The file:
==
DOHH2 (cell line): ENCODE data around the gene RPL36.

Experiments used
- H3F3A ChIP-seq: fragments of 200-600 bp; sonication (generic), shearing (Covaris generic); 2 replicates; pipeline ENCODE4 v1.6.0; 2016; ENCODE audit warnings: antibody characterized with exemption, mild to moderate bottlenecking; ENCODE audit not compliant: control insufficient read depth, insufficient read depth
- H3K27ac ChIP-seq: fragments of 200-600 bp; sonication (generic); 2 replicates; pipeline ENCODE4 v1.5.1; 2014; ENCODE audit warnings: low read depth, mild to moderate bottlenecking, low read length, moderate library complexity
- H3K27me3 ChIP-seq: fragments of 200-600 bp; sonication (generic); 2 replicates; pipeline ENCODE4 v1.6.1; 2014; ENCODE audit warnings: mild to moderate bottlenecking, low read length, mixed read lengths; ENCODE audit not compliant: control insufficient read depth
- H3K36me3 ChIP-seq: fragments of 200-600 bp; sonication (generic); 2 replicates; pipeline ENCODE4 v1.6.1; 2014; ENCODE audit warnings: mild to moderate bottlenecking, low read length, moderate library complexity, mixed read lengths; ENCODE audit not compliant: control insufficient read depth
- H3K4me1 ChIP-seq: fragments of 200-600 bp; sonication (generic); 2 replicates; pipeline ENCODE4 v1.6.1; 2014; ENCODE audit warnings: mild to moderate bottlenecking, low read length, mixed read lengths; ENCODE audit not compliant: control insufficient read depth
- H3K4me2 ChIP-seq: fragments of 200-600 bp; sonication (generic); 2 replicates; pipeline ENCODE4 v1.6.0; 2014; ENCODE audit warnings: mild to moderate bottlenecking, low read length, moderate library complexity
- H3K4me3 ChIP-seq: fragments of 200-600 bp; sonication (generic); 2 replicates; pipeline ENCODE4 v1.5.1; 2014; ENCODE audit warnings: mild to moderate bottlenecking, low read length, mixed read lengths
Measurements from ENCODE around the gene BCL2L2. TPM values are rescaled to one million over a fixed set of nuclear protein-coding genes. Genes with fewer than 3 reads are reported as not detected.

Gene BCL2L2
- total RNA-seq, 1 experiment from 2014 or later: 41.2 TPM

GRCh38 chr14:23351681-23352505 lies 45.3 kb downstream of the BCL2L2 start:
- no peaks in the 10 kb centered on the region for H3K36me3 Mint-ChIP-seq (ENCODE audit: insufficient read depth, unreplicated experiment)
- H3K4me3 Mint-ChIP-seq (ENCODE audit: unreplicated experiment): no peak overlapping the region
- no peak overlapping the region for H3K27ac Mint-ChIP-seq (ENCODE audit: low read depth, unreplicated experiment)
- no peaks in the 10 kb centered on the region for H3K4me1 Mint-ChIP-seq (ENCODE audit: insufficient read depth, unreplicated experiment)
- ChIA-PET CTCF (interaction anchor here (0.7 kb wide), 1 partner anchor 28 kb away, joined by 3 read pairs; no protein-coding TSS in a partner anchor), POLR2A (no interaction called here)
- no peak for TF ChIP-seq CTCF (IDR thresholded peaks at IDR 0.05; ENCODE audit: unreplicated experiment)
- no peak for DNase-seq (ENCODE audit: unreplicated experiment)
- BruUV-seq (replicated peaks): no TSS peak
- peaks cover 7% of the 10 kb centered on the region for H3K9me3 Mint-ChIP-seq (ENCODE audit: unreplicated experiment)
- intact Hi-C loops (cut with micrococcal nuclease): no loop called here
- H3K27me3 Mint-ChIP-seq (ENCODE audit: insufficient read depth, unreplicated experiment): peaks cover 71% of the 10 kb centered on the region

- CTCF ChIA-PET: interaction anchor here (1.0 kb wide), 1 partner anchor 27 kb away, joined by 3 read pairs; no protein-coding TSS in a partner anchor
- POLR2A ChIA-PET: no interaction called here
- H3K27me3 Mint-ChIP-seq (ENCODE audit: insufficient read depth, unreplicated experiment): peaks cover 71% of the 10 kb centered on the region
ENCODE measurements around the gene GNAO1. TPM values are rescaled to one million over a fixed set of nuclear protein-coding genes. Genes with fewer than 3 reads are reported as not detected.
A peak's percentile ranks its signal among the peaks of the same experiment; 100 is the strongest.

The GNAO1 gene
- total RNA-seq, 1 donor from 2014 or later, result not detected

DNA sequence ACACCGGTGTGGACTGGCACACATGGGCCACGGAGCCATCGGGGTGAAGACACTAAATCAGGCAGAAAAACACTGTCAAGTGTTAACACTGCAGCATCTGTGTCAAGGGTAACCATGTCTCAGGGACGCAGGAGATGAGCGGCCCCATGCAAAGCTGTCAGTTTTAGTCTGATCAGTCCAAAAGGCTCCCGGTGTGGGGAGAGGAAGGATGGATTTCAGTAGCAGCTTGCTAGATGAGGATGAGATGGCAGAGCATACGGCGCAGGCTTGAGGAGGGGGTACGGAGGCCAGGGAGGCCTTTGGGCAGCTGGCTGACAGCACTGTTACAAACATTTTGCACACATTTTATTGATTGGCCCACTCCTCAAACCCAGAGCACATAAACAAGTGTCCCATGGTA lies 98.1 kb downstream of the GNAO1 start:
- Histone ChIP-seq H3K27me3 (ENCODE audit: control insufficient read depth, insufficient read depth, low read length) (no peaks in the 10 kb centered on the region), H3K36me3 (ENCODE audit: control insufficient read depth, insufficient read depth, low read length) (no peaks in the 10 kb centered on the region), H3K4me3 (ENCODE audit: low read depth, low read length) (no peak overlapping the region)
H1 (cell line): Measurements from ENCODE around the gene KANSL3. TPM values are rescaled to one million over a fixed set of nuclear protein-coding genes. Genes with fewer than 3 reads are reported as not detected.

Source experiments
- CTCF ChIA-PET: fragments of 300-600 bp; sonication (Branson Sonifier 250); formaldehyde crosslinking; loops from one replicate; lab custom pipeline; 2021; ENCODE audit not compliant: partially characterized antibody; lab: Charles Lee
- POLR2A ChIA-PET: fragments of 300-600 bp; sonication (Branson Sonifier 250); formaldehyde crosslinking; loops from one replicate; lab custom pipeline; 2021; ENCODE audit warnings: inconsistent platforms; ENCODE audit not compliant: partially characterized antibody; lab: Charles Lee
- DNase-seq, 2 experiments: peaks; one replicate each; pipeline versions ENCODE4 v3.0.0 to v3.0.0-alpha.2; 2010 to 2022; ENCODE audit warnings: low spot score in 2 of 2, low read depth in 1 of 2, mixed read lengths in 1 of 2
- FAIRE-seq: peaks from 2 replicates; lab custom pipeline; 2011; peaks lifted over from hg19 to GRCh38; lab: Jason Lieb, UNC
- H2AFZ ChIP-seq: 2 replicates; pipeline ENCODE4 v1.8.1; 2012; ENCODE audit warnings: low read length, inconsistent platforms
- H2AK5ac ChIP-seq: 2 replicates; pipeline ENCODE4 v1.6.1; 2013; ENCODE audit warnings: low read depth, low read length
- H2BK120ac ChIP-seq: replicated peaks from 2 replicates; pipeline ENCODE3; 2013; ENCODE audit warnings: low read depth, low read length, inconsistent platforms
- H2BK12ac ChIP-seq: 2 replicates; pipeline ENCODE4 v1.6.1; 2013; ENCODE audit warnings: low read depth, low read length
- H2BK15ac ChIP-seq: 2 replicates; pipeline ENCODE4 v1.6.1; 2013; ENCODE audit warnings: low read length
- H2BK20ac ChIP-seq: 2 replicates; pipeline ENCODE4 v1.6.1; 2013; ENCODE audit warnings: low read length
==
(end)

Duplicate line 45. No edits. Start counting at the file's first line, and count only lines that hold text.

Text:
- H2BK20ac ChIP-seq: 2 replicates; pipeline ENCODE4 v1.6.1; 2013; ENCODE audit warnings: low read length